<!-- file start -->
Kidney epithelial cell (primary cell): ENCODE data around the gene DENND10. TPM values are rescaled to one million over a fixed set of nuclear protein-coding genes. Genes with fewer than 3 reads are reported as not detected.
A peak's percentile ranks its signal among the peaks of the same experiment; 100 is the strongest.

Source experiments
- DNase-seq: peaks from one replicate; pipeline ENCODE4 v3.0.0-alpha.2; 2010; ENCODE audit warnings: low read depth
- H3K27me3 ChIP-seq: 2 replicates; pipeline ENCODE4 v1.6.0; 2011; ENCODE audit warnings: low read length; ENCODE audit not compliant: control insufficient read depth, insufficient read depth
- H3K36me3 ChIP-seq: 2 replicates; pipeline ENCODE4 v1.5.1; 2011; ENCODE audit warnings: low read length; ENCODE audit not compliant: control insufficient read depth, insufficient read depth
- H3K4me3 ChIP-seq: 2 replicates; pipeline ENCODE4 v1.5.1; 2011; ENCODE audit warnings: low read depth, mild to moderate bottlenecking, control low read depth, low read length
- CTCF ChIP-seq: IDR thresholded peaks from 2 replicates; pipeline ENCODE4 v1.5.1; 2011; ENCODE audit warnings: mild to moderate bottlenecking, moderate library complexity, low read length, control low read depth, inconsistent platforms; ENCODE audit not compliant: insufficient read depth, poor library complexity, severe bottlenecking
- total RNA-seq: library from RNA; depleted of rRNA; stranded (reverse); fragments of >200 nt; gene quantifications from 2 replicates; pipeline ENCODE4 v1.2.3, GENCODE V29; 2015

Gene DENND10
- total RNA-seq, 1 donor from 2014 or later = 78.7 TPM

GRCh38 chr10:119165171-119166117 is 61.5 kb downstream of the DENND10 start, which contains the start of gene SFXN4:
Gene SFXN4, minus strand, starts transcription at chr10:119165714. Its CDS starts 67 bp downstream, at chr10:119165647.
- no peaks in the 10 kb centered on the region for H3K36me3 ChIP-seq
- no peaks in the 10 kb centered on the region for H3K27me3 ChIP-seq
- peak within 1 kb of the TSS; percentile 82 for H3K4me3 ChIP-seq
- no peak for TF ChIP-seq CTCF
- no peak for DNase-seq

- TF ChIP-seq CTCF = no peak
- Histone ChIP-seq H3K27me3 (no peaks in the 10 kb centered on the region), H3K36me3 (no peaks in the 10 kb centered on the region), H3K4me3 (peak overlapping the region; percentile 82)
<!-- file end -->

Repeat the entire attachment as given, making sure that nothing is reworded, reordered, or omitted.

Kidney epithelial cell (primary cell): ENCODE data around the gene DENND10. TPM values are rescaled to one million over a fixed set of nuclear protein-coding genes. Genes with fewer than 3 reads are reported as not detected.
A peak's percentile ranks its signal among the peaks of the same experiment; 100 is the strongest.

Source experiments
- DNase-seq: peaks from one replicate; pipeline ENCODE4 v3.0.0-alpha.2; 2010; ENCODE audit warnings: low read depth
- H3K27me3 ChIP-seq: 2 replicates; pipeline ENCODE4 v1.6.0; 2011; ENCODE audit warnings: low read length; ENCODE audit not compliant: control insufficient read depth, insufficient read depth
- H3K36me3 ChIP-seq: 2 replicates; pipeline ENCODE4 v1.5.1; 2011; ENCODE audit warnings: low read length; ENCODE audit not compliant: control insufficient read depth, insufficient read depth
- H3K4me3 ChIP-seq: 2 replicates; pipeline ENCODE4 v1.5.1; 2011; ENCODE audit warnings: low read depth, mild to moderate bottlenecking, control low read depth, low read length
- CTCF ChIP-seq: IDR thresholded peaks from 2 replicates; pipeline ENCODE4 v1.5.1; 2011; ENCODE audit warnings: mild to moderate bottlenecking, moderate library complexity, low read length, control low read depth, inconsistent platforms; ENCODE audit not compliant: insufficient read depth, poor library complexity, severe bottlenecking
- total RNA-seq: library from RNA; depleted of rRNA; stranded (reverse); fragments of >200 nt; gene quantifications from 2 replicates; pipeline ENCODE4 v1.2.3, GENCODE V29; 2015

Gene DENND10
- total RNA-seq, 1 donor from 2014 or later = 78.7 TPM

GRCh38 chr10:119165171-119166117 is 61.5 kb downstream of the DENND10 start, which contains the start of gene SFXN4:
Gene SFXN4, minus strand, starts transcription at chr10:119165714. Its CDS starts 67 bp downstream, at chr10:119165647.
- no peaks in the 10 kb centered on the region for H3K36me3 ChIP-seq
- no peaks in the 10 kb centered on the region for H3K27me3 ChIP-seq
- peak within 1 kb of the TSS; percentile 82 for H3K4me3 ChIP-seq
- no peak for TF ChIP-seq CTCF
- no peak for DNase-seq

- TF ChIP-seq CTCF = no peak
- Histone ChIP-seq H3K27me3 (no peaks in the 10 kb centered on the region), H3K36me3 (no peaks in the 10 kb centered on the region), H3K4me3 (peak overlapping the region; percentile 82)